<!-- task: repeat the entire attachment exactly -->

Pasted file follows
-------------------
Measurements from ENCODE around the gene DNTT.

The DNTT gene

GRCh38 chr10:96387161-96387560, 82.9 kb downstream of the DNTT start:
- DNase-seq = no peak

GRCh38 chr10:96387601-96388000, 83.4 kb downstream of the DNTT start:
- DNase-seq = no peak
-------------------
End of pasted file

Measurements from ENCODE around the gene DNTT.

The DNTT gene

GRCh38 chr10:96387161-96387560, 82.9 kb downstream of the DNTT start:
- DNase-seq = no peak

GRCh38 chr10:96387601-96388000, 83.4 kb downstream of the DNTT start:
- DNase-seq = no peak